From day trips to Japanese gardens, these fall wonders will leave you speechless.
Come November in Japan, there’s a definite nip in the air but don’t go diving under the kotatsu (heated table covered by a blanket) just yet! Fall is definitely one of the best times to experience Japan. Autumn’s crisp air and clear skies are perfect for koyo (changing autumn leaves) viewing.
The Japanese go crazy for koyo so why not join in the national pastime of ogling those fall colors? Instead of retreating indoors to Netflix and chill, check out the fall foliage while you still can. Here are 12 places where you can see autumn leaves in and around Tokyo. (Keep in mind: Estimated viewing times are approximate, depending on the weather.)
If you’re after the picturesque momiji (red maple leaves), head to one of the city’s oldest Japanese landscape gardens. These gardens were created for the Tokugawa clan during the Edo era (1603-1868). Enjoy koyo at different viewpoints along the trail and don’t miss the photogenic full moon bridge and Edo Daikagura performances.
Todoroki Valley in Setagaya is not at all dorky during autumn. Unlike its more coiffed garden pals in the city, this spot is for those who prefer to see koyo in a more natural habitat. Escape the frantic crowds and catch the leaves at a more leisurely pace from the kilometer-long trail along the Yazawa River.
This Tokyo park is not just a meeting place for quirky locals and expats. Yoyogi Park is also one of the best locations in the city to watch the trees perform their own version of cosplay. Head to the southern side of the park to explore Gingko Forest.
Nagatoro in Saitama is the perfect fall getaway for the bleary-eyed Tokyoite. Highlights include watching the leaves reflected on the Arakawa River, seeing mountain foliage while riding the ropeway to the top of 497-meter high Mount Hodo, and enjoying koyo at night in Tsukinoishimomiji Park.
This rustic koyo destination is located in the western part of Tokyo. Walk the four kilometer-long trail that snakes along rivers and mountains for all the autumn feels. Two of the best viewpoints are Okutama Lake and Hatonosu Canyon.
Otaki is a castle town located near Narita Airport in Chiba. Catch lots of koyo in the Yoro Valley. Stroll along the 1.2-kilometer-long Nakase Yuhodo Promenade and stop at temples and waterfalls along the Yoro River. Don’t miss Yoro Gorge and the 100-meter high Awamata Falls.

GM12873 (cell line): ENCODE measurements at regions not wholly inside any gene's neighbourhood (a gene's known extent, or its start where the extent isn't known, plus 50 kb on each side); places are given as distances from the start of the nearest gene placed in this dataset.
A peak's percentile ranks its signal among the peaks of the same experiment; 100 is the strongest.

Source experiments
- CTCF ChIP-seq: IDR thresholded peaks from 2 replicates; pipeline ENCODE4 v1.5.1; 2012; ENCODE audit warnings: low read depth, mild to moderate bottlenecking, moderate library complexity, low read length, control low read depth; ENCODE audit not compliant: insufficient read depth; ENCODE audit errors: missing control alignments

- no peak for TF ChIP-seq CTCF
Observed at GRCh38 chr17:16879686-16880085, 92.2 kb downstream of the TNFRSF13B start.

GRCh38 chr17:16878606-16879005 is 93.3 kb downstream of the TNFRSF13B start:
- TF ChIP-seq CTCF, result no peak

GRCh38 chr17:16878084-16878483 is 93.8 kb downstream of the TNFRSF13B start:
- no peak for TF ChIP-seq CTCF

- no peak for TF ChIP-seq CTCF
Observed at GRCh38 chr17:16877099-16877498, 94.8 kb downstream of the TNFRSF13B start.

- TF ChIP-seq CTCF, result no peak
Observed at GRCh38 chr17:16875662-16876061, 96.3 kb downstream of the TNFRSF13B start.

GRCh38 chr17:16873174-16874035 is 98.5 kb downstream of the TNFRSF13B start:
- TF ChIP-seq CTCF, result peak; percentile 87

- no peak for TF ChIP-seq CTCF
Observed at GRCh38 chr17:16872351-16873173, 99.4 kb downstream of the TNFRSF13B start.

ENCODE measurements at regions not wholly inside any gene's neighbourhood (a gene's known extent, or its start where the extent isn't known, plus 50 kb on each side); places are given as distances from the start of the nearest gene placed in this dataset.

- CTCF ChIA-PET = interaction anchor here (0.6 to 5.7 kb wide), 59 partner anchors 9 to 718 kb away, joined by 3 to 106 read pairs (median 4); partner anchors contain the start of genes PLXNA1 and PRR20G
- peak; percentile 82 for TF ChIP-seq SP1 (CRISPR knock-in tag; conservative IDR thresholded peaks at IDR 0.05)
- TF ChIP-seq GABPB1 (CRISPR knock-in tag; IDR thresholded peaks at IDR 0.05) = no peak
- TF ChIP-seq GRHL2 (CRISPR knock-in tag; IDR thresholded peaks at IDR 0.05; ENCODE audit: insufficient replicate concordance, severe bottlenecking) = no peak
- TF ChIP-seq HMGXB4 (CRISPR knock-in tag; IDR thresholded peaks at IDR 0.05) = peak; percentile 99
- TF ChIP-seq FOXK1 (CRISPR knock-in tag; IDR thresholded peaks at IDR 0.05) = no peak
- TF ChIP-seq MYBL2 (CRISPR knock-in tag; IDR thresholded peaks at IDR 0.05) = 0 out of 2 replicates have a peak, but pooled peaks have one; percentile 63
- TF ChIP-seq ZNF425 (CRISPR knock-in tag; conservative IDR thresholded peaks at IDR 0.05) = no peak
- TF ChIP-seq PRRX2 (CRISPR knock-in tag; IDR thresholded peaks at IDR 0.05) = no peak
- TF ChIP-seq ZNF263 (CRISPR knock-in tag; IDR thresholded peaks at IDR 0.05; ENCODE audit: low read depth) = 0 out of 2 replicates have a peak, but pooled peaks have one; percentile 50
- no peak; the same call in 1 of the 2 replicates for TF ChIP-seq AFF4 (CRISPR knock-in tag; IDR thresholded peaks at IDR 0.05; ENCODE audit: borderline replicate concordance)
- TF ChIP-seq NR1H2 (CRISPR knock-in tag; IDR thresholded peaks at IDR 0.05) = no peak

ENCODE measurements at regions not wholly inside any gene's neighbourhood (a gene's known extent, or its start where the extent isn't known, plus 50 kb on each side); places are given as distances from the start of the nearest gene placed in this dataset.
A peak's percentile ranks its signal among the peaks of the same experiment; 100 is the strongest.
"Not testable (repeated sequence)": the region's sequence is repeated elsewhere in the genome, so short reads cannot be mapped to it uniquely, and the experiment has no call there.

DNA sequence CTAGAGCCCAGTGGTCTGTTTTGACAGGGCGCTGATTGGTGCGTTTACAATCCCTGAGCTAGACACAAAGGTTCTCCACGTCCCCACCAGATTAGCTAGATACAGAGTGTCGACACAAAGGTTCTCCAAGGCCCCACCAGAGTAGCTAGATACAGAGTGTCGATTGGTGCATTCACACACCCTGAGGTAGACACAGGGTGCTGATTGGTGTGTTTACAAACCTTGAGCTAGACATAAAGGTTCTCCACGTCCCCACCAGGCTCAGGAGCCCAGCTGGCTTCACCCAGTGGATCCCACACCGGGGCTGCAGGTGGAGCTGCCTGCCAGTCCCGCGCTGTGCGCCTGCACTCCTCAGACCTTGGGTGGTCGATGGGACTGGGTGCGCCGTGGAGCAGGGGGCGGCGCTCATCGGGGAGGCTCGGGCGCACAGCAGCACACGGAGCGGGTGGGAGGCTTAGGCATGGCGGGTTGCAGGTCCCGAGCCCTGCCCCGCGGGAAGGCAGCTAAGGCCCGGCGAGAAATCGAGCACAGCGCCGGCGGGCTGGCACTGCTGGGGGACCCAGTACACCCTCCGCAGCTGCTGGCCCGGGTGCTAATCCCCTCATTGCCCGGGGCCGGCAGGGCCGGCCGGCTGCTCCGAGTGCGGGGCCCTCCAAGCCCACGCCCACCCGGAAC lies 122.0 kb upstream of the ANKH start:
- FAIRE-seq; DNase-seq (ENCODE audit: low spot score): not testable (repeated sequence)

Like Koishikawa Korakuen, Rikugien is one of Tokyo’s oldest Japanese landscape gardens (completed in 1702). The garden of six poems is located in the northern part of the city. Watch koyo illuminated at night while sipping tea from one of its traditional tea houses.
Mount Takao is an accessible destination for Tokyoites chasing the koyo front. Ascend the 599 meter-high summit and watch the cityscape against a stunning backdrop of color. If you don’t feel like hiking the entire path, take the cable car or chairlift halfway up the trail.
Located in Koganei along the Nogawa River, this park is popular with local university students. Catch its famous momiji along the river bank. This park is also one of the few free places in the city where you can have a BBQ but reservations are required.
This public park is located in Tachikawa in Western Tokyo. It’s so massive that you need a bike to fully explore its grounds. There is a 300-meter trail lined with gingko trees. Not to mention lots of grassy areas perfect for a fall picnic. Fido can also roll around in the leaves without a leash in the dog park.
Inokashira Park is squished between Kichijoji and Mitaki and is famous for momiji in fall. This local favorite turned 100 years old in 2017. Here, you can enjoy koyo from the comfort of boats on Inokashira Pond and savor sunsets that filter between the leaves of gold and crimson.
During fall in Japan, the momiji gets a lot of attention but nothing can rival the golden splendor of ginkgo leaves along this 300 meter-long avenue. There are 146 trees here so get snap-happy or eat your heart out under the leaves during the Gingko Festival.
If you travel to one of these spots, use #GaijinPotTravel on your Instagram photos for a chance to be featured in our Top 10 Reader’s Photos of the Month!